Practically every neighborhood has one: A house that stands out each October for its ghoulish grandeur. The front-lawn displays require weeks of careful preparation and a commitment to the uncanny.
We checked in with four Chicagoans whose enthusiasm for giving trick-or-treaters a good scare has made their addresses some of the most visited at this time of year.
W. Wilson Avenue and N. Francisco Avenue, Ravenswood Manor
A self-taught costume designer, Kevin Byrne first picked up a needle and thread over a decade ago when he inherited his grandmother’s sewing machine. He soon turned to making Halloween costumes for his partner of 16 years, Dop Troutman. “‘Can you be an Oompa Loompa?’ And then the next year, ‘Can you be Shrek?’” Byrne remembers asking his husband. “He’s a good sport.”
Eventually, Byrne wanted a bigger challenge. So he began decorating the couple’s house.
“It was just a better canvas, a bigger thing,” Byrne said. “And I could do it for a whole month as opposed to just a one night deal with a costume.”
The first project, built in the couple’s previous front yard in Lincoln Square, was a towering Grim Reaper made of wall insulation. Then, there was the cast — the entire cast — of Nightmare Before Christmas. Now, he’s moved on to the 12 zombies (soon to be 13) Byrne made with duct tape.
These are no ordinary zombies either. Byrne recruited family and friends to serve as real-life mannequins for his zombies — mummifying each person in plastic wrap and more than 90 yards of duct tape to create the zombies’ bodies. He then taught his parents in Virginia how to make a zombie, so that Byrne’s dad could FedEx his zombified mom to Chicago. You’ll find her walking up the steps of the side porch. Byrne’s husband is hanging from the roof in a blue suit. (For those who’d like to make their own zombies, Byrne offers step-by-step instructions.)
All month visitors have gawked at this masterpiece of the walking dead, but Byrne has a final flourish in store for the big day: His 12-year-old nephew, Griffin, is flying in from Virginia to star as the 13th zombie.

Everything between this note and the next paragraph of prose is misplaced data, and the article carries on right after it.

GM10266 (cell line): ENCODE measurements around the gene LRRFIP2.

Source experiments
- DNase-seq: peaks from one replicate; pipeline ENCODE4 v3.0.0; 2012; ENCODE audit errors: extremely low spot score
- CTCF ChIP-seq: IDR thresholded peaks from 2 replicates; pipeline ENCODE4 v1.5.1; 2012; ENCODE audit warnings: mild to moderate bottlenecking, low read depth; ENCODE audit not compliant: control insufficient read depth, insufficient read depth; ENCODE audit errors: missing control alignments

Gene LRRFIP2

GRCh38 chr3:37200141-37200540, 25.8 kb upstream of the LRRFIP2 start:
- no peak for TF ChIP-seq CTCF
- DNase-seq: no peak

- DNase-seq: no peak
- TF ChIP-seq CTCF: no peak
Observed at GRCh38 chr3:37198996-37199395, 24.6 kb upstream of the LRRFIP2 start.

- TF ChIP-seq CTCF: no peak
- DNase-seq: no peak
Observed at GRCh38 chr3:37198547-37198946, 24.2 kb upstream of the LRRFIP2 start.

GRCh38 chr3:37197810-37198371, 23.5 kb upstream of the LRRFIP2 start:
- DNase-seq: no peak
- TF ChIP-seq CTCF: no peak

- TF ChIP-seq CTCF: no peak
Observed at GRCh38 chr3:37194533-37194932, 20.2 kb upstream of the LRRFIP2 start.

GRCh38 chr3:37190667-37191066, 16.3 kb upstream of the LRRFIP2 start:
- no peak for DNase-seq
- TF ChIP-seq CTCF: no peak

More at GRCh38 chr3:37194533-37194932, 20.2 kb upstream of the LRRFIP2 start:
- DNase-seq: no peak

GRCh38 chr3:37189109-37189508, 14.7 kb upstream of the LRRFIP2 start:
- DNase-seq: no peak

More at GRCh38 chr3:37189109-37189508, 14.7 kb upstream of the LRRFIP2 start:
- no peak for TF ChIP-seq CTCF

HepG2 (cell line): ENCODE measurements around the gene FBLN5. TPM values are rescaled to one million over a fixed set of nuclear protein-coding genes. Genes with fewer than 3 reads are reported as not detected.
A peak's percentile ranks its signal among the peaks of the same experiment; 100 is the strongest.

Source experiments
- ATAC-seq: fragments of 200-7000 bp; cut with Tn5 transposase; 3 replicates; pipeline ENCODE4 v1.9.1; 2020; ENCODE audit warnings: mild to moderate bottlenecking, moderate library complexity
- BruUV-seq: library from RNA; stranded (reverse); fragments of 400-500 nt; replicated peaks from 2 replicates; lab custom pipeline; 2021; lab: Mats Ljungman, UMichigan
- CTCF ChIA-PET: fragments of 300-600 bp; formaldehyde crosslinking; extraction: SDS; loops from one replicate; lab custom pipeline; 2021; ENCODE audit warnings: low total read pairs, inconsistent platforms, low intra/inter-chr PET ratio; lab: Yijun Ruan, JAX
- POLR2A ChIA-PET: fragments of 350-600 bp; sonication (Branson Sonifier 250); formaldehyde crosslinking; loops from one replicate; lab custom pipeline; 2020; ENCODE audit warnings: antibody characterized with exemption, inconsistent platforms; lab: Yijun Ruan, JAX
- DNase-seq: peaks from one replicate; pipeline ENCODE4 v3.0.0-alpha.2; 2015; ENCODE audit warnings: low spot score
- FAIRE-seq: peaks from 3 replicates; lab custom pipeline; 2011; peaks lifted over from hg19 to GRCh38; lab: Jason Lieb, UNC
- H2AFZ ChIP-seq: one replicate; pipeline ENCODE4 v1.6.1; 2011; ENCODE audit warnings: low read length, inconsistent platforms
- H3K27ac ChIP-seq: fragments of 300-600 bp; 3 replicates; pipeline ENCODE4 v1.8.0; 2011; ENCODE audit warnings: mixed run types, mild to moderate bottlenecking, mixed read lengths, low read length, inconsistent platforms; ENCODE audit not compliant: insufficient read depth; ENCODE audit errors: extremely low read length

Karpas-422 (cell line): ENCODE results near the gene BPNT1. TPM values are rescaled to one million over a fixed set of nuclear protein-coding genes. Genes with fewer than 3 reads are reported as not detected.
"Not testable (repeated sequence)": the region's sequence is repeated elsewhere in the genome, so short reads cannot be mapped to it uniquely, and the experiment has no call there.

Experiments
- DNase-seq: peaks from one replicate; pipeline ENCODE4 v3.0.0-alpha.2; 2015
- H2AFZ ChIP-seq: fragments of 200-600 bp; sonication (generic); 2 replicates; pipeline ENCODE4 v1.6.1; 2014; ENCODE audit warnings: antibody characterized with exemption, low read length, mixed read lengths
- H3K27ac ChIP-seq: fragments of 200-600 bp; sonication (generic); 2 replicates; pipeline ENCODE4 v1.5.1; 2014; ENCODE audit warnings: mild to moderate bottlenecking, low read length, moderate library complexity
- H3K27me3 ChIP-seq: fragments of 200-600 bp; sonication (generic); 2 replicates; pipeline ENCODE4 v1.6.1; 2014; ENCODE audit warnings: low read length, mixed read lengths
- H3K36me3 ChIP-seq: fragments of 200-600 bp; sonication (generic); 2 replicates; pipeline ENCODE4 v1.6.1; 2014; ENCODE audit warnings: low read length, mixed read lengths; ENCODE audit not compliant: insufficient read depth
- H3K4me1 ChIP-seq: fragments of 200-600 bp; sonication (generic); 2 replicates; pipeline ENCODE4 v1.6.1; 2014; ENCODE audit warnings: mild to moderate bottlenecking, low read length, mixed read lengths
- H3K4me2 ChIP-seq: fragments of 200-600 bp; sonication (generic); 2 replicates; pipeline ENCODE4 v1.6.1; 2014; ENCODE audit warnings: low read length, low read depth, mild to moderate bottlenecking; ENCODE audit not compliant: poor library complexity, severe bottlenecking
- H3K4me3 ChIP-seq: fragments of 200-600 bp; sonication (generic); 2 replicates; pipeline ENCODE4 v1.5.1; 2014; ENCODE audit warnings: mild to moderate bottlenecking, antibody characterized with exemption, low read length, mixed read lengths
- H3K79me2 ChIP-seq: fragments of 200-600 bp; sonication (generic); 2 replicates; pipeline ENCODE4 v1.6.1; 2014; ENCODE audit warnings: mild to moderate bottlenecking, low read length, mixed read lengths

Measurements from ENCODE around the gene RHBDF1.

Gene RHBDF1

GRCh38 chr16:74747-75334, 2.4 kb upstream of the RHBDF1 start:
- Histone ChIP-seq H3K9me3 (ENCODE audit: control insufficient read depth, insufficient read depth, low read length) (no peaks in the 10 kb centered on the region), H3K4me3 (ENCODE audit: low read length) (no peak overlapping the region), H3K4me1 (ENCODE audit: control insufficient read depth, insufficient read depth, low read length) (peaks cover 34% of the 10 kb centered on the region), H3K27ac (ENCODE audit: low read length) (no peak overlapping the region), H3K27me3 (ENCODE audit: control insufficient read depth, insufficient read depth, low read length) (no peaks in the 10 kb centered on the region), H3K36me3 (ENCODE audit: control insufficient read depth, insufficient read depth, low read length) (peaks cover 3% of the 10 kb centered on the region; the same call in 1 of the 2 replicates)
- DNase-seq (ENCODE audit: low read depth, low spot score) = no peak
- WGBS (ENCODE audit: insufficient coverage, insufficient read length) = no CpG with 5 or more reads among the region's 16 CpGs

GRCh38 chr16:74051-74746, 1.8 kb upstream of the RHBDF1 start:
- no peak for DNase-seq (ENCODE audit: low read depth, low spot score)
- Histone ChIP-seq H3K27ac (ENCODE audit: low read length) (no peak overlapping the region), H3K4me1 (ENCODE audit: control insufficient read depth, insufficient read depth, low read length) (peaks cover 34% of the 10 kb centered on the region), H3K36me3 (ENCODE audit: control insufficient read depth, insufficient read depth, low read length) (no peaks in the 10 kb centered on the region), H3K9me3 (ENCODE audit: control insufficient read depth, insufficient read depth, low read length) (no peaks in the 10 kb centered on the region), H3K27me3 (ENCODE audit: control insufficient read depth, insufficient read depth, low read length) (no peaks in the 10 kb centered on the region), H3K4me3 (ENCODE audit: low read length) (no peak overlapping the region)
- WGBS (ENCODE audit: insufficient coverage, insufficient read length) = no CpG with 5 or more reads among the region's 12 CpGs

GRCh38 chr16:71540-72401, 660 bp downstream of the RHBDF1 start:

For Byrne, it’s all goodhearted fun. “I think anytime you can add some levity to people’s daily commute or just their daily routine, it’s nice to do,” he said.
N. Damen Avenue and W. Birchwood Avenue, Rogers Park
Every year Jessica Bernardi’s husband, Jacob Smith, jokingly tells her not to add to the already sprawling Halloween decor that blankets the front lawn of their Rogers Park condo each October. But when inspiration strikes, there’s no stopping her.
For one, Bernardi knew she wanted to add a “Haunted Pumpkin Patch” to this year’s presentation, so she asked her family for concrete tubing — last Christmas. Fortune struck: Home Depot came out with its 12-foot Inferno Pumpkin Skeleton. Obviously, Bernardi got one.
“It started out with dollar store tombstones when my kids were really little,” Bernardi, mom of three, said. “Now we have seven different sections and a lot of the stuff I try to make myself.”
Even though her kids have grown up, Halloween is still a family affair. Bernardi’s neighbors know to expect the unexpected in the weeks leading up to Halloween — like her teenagers hauling tree branches through the neighborhood for the “Voodoo” section. This year, Bernardi has also persuaded the family to dress as live scarecrows for her new pumpkin patch.
Last year, some of Bernardi’s treasured decorations were stolen and the display ransacked. The neighborhood sprung into action, raising enough money through GoFundMe for replacements. The gesture inspired Bernadi to throw a COVID-safe Halloween block party.
She plans to have a similar celebration again this year, complete with hot apple cider, chili and Chicago-style dogs. The party, on Halloween from 3 to 8 p.m., is free and open to anyone. For those who are able to give, Bernardi will be collecting donations for the Epilepsy Foundation of America, a cause important to the family.
“Spirits on Sproat,” 91st Street and Sproat Avenue, Oak Lawn
For longer than his son Neo has been alive, Erik Martin has transformed his Oak Lawn home into what he calls, “Chicagoland’s Favorite Halloween House.” That’s 17 years of meticulously adorning his property with characters from Hollywood’s best horror films and TV shows, famous literary figures and even some mythological beasts.